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Victims’ Taskforce report
The focus for a Victims' Law should be on access to justice – increasing victims' confidence in coming forward and supporting them when they do, rather than on giving victims more say on the length of their perpetrator's sentence.

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Recommendations on a victims’ law

It was a pretty illustrious trio who led the Victims’ Taskforce which reported earlier this week (24 February 2015): Baroness Doreen Lawrence, Peter Neyroud (previously Chief of the NPIA and Chief Constable of Thames Valley Police) and Sir Keir Starmer (former Director of Public Prosecutions and head of the CPS).

Prioritising victims has become as much a criminal justice political battleground over the last five years as the need to be seen to be toughest on crime with all the main political parties vying to be seen as the one which puts “victims at the centre of the justice system.” You can see the current government’s pledges summarised in this post.

The Victims’ Taskforce was commissioned by the Labour Party, reporting to Ed Miliband and Sadiq Khan.


The consultation

Written submissions to the Taskforce were received fromVictims taskforce report “over 50” organisations, individual victims and their families. There were also a number of roundtable discussions with “interested, experienced and respected individuals and bodies with practical knowledge of victims’ issues” and separate interviews with key agencies and experts.

The task force set out to conduct an end-to-end review of the criminal justice process from a victim perspective and made the following conclusions:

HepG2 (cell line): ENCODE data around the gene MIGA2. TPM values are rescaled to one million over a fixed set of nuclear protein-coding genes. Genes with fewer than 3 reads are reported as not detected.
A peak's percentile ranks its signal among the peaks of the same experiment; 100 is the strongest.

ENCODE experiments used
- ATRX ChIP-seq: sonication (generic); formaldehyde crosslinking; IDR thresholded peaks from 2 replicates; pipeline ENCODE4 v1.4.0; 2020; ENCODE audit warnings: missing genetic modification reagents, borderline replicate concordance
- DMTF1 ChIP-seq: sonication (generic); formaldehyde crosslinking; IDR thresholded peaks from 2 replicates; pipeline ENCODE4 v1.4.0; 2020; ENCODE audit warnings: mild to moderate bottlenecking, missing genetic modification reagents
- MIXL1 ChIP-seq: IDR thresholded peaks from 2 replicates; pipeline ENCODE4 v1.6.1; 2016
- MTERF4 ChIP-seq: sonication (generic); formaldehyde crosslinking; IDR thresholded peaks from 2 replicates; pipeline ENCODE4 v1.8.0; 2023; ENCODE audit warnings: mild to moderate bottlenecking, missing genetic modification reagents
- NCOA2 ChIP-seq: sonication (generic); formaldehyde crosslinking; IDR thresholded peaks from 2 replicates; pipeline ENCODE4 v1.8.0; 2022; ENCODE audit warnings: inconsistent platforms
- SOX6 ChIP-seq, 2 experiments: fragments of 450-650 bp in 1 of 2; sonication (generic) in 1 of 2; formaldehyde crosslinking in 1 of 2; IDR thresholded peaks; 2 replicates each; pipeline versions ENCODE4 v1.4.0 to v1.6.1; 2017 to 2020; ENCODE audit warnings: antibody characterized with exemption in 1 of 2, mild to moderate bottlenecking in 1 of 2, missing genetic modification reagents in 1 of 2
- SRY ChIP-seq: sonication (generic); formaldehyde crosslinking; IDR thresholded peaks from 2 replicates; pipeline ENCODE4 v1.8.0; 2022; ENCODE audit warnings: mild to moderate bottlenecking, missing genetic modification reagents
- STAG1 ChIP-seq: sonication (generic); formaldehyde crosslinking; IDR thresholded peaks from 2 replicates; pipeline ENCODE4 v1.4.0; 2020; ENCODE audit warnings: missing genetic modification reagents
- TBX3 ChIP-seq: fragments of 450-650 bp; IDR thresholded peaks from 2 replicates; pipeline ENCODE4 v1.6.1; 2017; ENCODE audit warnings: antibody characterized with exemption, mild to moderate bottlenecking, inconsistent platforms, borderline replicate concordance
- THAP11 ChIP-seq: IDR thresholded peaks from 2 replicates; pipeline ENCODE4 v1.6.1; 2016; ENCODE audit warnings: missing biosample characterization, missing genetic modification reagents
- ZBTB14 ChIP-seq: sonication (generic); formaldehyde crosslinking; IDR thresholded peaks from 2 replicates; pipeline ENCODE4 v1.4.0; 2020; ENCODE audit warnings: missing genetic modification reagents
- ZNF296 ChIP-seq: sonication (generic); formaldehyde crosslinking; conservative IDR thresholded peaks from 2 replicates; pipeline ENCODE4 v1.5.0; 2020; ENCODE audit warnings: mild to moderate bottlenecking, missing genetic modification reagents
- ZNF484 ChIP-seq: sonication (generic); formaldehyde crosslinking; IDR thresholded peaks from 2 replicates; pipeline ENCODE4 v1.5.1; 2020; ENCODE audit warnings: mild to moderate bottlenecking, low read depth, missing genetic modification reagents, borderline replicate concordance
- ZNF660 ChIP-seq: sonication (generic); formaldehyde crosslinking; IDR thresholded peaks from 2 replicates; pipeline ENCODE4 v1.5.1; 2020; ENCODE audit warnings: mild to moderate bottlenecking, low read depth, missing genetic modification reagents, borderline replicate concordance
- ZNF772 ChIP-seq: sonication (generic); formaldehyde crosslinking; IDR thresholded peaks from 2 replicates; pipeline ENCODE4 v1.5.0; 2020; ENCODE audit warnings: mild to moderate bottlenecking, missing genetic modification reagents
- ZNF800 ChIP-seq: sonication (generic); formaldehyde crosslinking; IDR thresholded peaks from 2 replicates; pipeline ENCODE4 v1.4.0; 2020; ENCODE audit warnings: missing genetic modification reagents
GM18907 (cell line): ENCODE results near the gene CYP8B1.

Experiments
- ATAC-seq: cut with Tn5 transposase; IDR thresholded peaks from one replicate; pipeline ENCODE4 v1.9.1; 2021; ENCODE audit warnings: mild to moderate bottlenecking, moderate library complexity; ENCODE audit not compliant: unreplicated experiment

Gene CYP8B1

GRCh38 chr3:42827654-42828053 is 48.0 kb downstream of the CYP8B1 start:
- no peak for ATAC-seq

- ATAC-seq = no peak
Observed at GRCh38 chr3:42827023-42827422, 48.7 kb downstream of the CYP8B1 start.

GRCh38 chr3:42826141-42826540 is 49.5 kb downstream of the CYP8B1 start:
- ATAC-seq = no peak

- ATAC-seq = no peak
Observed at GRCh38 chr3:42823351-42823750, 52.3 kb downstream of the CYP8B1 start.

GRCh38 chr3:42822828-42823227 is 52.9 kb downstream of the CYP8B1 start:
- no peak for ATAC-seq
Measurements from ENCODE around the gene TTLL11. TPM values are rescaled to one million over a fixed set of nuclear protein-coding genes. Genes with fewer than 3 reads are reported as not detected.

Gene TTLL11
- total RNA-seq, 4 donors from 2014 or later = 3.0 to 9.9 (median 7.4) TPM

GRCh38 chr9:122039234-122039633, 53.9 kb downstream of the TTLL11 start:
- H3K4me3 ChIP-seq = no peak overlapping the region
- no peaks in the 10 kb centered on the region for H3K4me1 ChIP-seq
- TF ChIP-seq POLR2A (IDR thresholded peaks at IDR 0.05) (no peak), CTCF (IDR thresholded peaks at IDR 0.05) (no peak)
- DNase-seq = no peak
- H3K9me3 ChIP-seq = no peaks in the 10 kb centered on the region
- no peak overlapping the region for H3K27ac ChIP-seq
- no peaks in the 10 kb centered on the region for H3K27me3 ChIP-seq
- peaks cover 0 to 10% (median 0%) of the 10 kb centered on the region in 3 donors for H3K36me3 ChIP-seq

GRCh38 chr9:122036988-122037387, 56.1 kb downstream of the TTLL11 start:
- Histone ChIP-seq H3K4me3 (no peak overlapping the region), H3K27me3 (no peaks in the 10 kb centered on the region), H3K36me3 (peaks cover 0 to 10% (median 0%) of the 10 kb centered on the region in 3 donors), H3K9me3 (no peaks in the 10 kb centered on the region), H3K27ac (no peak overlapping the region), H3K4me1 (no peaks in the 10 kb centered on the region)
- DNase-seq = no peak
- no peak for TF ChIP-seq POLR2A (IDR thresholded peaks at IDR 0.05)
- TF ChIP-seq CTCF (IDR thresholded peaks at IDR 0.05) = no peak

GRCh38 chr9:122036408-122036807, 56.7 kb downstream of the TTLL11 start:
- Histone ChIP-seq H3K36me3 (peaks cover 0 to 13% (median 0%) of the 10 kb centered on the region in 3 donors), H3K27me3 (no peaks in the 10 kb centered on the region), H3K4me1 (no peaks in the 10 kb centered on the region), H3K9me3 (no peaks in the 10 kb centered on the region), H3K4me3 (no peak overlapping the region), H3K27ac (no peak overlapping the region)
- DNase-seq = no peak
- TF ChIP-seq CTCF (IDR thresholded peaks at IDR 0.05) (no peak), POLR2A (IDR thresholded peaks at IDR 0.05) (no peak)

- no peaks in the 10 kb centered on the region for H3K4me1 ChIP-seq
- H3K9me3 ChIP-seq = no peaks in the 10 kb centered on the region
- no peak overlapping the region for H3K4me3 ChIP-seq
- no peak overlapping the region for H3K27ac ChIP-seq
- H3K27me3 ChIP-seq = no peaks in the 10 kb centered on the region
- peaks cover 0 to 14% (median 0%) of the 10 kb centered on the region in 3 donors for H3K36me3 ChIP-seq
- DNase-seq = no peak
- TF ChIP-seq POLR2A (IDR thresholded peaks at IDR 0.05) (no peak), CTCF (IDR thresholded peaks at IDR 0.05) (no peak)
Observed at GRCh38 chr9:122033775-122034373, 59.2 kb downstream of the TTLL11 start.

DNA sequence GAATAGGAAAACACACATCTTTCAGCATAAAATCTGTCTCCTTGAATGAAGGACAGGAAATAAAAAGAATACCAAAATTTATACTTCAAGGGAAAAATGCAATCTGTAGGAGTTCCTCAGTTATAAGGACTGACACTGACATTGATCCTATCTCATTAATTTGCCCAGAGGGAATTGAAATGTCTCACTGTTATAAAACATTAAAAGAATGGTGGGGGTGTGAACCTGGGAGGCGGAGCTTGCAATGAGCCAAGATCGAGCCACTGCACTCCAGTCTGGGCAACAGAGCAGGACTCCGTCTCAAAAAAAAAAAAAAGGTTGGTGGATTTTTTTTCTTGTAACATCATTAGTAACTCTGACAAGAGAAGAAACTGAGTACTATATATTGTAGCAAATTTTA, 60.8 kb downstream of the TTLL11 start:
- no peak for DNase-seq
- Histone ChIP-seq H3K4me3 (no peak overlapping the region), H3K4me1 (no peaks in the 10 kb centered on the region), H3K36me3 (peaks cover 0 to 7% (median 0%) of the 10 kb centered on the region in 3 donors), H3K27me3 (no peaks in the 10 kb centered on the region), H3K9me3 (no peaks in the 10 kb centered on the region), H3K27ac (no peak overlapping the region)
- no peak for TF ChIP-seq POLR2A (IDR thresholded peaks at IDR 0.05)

• There needs to be a cultural shift in thinking on victims’ rights, which will only happen if they are enshrined in a Victims’ Law.
  • The focus for a Victims’ Law should be on access to justice – increasing victims’ confidence in coming forward and supporting them when they do, rather than on giving victims more say on the length of their perpetrator’s sentence.
  • The role of the Victims’ Commissioner needs to be strengthened with a more powerful oversight capability.
  • Victims’ rights should not be developed at the expense of defendants’ rights.
  • The criminal justice system should be transformed into a criminal justice service fit for all – including victims.


 The recommendations

Some of the recommendations are rather dull and bureaucratic and relate to annual Area Victims’ Plans and a statutory requirement on the Victims’ Commissioner to publish all findings of breaches of the Victims’ Code.

However, others are stronger and would potentially bring about real change:

  • A mandatory duty on those working with children within a “regulated activity” to report suspected child abuse – backed up by criminal sanctions for failure to do so.
  • A legally entrenched victim’s right to have a review of any decision by police or prosecutors not to bring criminal charges.
  • A statutory duty for judges to hold “ground rules” hearings before a trial starts to control the way vulnerable victims and witnesses are treated in court.
  • Victims of personal and sexual violence to be allowed to report these crimes to places other than a police station, such as Sexual Assault Referral Centres and other more victim friendly places, designated on an area by area basis.

I am not clear how this last recommendation will be put into practice. However, I hope a way can be found because a recent joint statistical bulletin published by the Home Office, Ministry of Justice and Office of National Statistics on “An overview of sexual offending in England and Wales” found that only 15 per cent of female victims said that they had reported the most recent sexual offence they had been victim of to the police.

If the Labour Party is in government this May, it will be interesting to see if they implement all the recommendations in this report.


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